Tibetan Spaniels were used by Buddhist monks in the Himalayan Mountains of Tibet as watchdogs, patrolling the tops of monastery walls and barking to alert to intruders. Their barks would draw the monks and the much larger Tibetan Mastiffs to investigate. The Tibetan Spaniel, or Tibbie as the breed is affectionately called, still loves to perch, often on the back of the sofa or even a windowsill, to survey the goings on of the household. Although Tibetan Spaniels don’t bark without reason, they will bark to alert you to suspicious sounds or people approaching the house.
Although Tibetan Spaniels may be aloof with strangers, they absolutely worship members of their own family. Tibetan Spaniels are calm, dignified and naturally clean, leading some people to liken them to cats, especially due to their love of perching up high. Affectionate and cuddly, they live to be with their people, whether snuggled up on the couch or off on an adventure around town. They get along wonderfully with other pets and respectful children. However, because Tibbies are small and may be injured accidentally, they do best with children older than 6 years of age who can be careful around the dog. Their small size, laid-back personality and low exercise needs mean Tibetan Spaniels can thrive in any size home, including an apartment.
Weight: 9 to 15 pounds
Height: 10 inches tall at the shoulder
Coat: Silky, moderately long double coat
Coat Color: Any color
Life Expectancy: 12 to 15 years
Characteristics of the Tibetan Spaniel
|Tendency to Bark||Medium|
|Amount of Shedding||Low|
History of the Tibetan Spaniel
The Tibetan Spaniel is an ancient breed that has existed in Tibet for more than 2,000 years. The Buddhist monks treasured the dogs, deeming them too precious to sell. Thus, Tibetan Spaniels could only be gifted. The first Tibetan Spaniels arrived in England in 1898, but they weren’t bred in that country until much later. Tibetan Spaniels came to the United States in the 1960s, and the Tibetan Spaniel Club of America, which is the national club for the breed in the United States, formed in 1971. The breed received full recognition with the American Kennel Club in 1984 as part of the Non-Sporting Group. Although it has “spaniel” in its breed name, the breed name is actually a misnomer. The Tibetan Spaniel is not actually a spaniel (spaniels are hunting dogs, which the Tibbie is not).
Tibetan Spaniel Care
The Tibetan Spaniel has a lovely soft, silky coat that sheds surprisingly little and requires very little grooming. The coat needs no trimming, and just needs weekly brushing and occasional baths. Clean the ears weekly with a pet safe ear cleaner and keep the nails trimmed short.
Tibetan Spaniels are highly intelligent and can quickly and easily learn obedience skills and house rules. However, it’s important to use gentle training methods as the Tibetan Spaniel is sensitive and will shut down if you attempt to use harsh methods or a heavy hand. Provide plenty of socialization opportunities starting in early puppyhood, introducing your Tibetan Spaniel puppy to many different people, places, sounds, animals and objects. Tibetan Spaniel puppies are tiny, but fight the urge to carry your Tibbie pup around. Let the puppy walk and explore things with four paws on the ground to help him gain confidence.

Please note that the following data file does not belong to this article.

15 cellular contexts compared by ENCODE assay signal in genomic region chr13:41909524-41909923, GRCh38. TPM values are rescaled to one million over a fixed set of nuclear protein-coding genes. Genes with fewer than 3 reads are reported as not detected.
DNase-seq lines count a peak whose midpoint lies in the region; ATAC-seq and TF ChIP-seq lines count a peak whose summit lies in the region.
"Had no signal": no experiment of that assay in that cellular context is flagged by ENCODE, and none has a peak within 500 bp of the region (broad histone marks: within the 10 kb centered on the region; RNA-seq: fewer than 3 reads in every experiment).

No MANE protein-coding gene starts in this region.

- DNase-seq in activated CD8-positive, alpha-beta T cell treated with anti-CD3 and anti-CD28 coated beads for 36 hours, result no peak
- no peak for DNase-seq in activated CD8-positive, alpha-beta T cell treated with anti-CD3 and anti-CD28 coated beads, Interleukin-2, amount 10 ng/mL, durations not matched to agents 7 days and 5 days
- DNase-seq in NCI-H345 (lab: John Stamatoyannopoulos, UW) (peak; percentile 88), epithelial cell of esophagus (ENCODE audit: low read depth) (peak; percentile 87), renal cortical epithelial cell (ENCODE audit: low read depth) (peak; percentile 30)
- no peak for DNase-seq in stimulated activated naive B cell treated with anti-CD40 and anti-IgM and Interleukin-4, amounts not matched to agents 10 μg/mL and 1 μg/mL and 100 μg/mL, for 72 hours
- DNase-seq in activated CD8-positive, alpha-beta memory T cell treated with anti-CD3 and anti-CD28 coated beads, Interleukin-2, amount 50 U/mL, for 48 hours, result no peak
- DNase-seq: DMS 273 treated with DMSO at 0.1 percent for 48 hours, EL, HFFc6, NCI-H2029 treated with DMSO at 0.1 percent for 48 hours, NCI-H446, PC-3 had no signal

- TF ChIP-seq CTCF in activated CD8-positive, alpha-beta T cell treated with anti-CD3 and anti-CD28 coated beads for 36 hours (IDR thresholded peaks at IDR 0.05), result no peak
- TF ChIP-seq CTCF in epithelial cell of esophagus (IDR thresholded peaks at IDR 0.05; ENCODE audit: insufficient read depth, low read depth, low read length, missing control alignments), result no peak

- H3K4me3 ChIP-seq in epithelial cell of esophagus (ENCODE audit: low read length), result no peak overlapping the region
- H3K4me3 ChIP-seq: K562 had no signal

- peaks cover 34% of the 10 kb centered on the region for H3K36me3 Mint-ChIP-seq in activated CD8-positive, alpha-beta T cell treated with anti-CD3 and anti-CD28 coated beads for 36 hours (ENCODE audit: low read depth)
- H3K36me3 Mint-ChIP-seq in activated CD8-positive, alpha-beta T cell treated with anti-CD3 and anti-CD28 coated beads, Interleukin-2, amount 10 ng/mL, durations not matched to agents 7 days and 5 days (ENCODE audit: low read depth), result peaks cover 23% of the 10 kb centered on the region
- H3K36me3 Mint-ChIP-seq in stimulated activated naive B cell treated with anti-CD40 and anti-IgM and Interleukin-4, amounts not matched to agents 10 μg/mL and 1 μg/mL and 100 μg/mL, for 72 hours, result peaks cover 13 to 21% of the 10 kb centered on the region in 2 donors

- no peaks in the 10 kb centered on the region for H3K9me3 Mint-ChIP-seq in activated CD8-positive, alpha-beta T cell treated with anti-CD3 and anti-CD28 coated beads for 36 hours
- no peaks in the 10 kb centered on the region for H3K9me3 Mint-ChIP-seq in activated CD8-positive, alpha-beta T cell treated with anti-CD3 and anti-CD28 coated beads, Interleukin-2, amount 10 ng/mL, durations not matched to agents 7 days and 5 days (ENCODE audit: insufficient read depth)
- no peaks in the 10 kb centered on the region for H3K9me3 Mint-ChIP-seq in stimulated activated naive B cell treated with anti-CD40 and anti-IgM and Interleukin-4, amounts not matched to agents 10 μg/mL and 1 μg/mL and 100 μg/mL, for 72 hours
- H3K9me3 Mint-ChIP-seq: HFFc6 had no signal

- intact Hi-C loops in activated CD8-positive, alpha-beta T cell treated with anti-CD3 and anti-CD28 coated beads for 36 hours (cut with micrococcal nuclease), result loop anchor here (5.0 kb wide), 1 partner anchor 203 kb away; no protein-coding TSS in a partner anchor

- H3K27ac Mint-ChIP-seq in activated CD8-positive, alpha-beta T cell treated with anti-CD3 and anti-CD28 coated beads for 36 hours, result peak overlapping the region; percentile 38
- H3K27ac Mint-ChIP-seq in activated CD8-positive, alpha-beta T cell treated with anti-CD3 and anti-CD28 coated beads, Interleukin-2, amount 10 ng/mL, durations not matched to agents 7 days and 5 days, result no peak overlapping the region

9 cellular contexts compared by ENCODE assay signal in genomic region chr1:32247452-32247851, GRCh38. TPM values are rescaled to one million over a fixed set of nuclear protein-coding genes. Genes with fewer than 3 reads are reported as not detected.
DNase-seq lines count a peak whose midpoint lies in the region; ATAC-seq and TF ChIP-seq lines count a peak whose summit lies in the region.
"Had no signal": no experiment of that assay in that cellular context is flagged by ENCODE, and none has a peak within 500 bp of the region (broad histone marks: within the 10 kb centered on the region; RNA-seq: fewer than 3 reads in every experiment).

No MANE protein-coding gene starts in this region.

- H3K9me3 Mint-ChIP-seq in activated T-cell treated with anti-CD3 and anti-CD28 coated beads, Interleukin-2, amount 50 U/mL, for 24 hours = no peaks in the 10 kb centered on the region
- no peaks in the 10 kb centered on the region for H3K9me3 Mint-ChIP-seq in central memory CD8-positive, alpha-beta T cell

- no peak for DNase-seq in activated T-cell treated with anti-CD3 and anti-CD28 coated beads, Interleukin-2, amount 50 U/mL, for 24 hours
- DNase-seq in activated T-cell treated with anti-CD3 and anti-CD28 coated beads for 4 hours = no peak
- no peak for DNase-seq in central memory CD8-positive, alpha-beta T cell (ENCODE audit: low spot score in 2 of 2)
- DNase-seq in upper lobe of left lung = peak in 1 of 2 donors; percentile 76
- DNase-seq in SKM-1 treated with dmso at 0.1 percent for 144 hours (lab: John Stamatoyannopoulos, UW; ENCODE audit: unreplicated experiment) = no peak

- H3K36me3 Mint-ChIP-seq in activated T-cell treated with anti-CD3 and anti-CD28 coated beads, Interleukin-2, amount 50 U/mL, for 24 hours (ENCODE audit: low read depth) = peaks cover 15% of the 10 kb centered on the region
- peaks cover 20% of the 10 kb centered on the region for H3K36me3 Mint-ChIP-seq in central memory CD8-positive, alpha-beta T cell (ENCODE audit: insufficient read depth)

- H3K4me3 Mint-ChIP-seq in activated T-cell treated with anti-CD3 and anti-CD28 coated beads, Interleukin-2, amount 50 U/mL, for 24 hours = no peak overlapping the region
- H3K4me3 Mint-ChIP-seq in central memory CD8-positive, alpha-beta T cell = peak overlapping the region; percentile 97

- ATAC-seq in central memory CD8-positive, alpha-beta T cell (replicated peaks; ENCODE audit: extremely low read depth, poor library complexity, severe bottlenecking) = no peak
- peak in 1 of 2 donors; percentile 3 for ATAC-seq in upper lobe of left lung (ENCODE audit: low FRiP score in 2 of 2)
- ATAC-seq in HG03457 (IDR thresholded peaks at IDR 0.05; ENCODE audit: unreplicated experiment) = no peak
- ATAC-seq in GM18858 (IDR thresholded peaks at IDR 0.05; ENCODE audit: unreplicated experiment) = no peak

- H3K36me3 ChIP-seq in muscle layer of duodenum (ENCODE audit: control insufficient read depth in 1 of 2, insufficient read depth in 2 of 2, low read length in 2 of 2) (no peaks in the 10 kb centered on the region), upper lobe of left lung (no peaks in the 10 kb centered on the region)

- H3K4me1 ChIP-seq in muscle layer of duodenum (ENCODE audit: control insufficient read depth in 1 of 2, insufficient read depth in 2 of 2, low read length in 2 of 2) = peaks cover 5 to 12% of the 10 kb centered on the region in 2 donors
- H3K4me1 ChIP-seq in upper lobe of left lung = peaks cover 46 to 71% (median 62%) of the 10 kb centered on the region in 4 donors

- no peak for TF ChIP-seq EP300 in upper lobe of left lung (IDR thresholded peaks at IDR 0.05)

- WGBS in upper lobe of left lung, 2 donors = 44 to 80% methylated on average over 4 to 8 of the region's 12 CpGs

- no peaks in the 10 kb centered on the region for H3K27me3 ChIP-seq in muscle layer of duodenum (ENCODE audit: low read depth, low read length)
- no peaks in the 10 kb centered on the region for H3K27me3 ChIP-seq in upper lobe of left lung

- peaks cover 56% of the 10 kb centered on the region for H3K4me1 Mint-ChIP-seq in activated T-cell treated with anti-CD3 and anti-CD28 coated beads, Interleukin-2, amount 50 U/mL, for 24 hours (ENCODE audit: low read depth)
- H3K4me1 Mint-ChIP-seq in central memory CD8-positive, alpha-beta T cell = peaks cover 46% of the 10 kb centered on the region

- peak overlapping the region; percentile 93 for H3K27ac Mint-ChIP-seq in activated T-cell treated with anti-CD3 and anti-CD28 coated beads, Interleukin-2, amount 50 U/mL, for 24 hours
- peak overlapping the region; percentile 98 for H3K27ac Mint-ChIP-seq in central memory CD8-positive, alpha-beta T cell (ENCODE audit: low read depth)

Exercising a Tibetan Spaniel is simple. Daily strolls around the neighborhood or a quick frolic in a safely enclosed yard are all the Tibetan Spaniel needs to thrive. More important than vigorous activity is lots of quality time with their human family. Tibetan Spaniels do not do well when left alone at home for many hours at a time.
Common Health Problems
As with most purebred dogs, certain genetic conditions are commonly seen in the Tibetan Spaniel, including progressive retinal atrophy (PRA), portosystemic shunts (liver shunts), various hernias (including umbilical, inguinal and scrotal), cherry eye, patellar luxation (slipping kneecaps) and hip dysplasia. Reputable breeders perform health testing on all adult dogs prior to including them in their breeding program so inherited diseases are not passed on to puppies. The Tibetan Spaniel Club of America requires all member breeders to perform certain health tests on all dogs prior to breeding them, including an evaluation for patellar luxation and eye certification through the Orthopedic Foundation for Animal’s Companion Animal Eye Registry (CERF). Individual breeders might also choose to do additional health testing on their breeding dogs.
Diet and Nutrition
Feed your Tibetan Spaniel a high-quality dog food. Some Tibetan Spaniel owners choose a small-breed or “small-bite” formulation, which offer smaller kibble size for a smaller mouth. If you need a food recommendation, ask your veterinarian or breeder for help. Feed measured meals at scheduled times using a measuring cup or scale to avoid overfeeding. Free feeding (leaving food out all the time) can lead to weight gain, which puts stress on the joints and can contribute to health issues.
Clean and sheds very little
Doesn’t require a lot of exercise
Some alert barking
Doesn’t do well when left alone
May be timid if not well socialized
Where to Adopt or Buy
Because the Tibetan Spaniel is rare, it might be difficult to find one. Some adult Tibetan Spaniels might be available for adoption on occasion. More often though, if you want a Tibetan Spaniel, you will need to locate a reputable breeder. Most responsible breeders only breed a few litters per year, so be prepared to get on a waitlist for a puppy. The Tibetan Spaniel Club of America offers many helpful resources on its website.
More Dog Breeds and Further Research
If you like the Tibetan Spaniel, you might also like these breeds:
Otherwise, check out all of our other dog breed articles to help you find the perfect dog for you and your family.